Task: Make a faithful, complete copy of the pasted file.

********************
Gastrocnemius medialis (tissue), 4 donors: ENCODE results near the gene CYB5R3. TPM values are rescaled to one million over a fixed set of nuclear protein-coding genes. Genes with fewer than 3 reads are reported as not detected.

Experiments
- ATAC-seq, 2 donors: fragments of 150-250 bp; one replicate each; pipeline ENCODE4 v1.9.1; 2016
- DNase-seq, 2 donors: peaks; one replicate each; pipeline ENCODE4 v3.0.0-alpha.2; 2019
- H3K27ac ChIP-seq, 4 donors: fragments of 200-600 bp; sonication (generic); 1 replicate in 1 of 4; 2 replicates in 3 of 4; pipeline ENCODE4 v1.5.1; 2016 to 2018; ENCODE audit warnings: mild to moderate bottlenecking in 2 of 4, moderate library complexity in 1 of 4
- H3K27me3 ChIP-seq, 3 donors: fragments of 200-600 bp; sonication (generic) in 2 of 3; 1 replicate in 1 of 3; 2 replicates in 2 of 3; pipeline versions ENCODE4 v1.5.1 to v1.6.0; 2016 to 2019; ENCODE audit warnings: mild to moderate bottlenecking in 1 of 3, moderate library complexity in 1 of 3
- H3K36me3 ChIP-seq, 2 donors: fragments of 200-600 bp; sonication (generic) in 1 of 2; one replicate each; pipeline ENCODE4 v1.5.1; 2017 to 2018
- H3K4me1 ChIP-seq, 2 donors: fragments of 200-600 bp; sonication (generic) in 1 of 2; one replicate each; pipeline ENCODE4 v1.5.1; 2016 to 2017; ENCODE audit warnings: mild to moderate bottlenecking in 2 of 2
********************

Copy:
Gastrocnemius medialis (tissue), 4 donors: ENCODE results near the gene CYB5R3. TPM values are rescaled to one million over a fixed set of nuclear protein-coding genes. Genes with fewer than 3 reads are reported as not detected.

Experiments
- ATAC-seq, 2 donors: fragments of 150-250 bp; one replicate each; pipeline ENCODE4 v1.9.1; 2016
- DNase-seq, 2 donors: peaks; one replicate each; pipeline ENCODE4 v3.0.0-alpha.2; 2019
- H3K27ac ChIP-seq, 4 donors: fragments of 200-600 bp; sonication (generic); 1 replicate in 1 of 4; 2 replicates in 3 of 4; pipeline ENCODE4 v1.5.1; 2016 to 2018; ENCODE audit warnings: mild to moderate bottlenecking in 2 of 4, moderate library complexity in 1 of 4
- H3K27me3 ChIP-seq, 3 donors: fragments of 200-600 bp; sonication (generic) in 2 of 3; 1 replicate in 1 of 3; 2 replicates in 2 of 3; pipeline versions ENCODE4 v1.5.1 to v1.6.0; 2016 to 2019; ENCODE audit warnings: mild to moderate bottlenecking in 1 of 3, moderate library complexity in 1 of 3
- H3K36me3 ChIP-seq, 2 donors: fragments of 200-600 bp; sonication (generic) in 1 of 2; one replicate each; pipeline ENCODE4 v1.5.1; 2017 to 2018
- H3K4me1 ChIP-seq, 2 donors: fragments of 200-600 bp; sonication (generic) in 1 of 2; one replicate each; pipeline ENCODE4 v1.5.1; 2016 to 2017; ENCODE audit warnings: mild to moderate bottlenecking in 2 of 2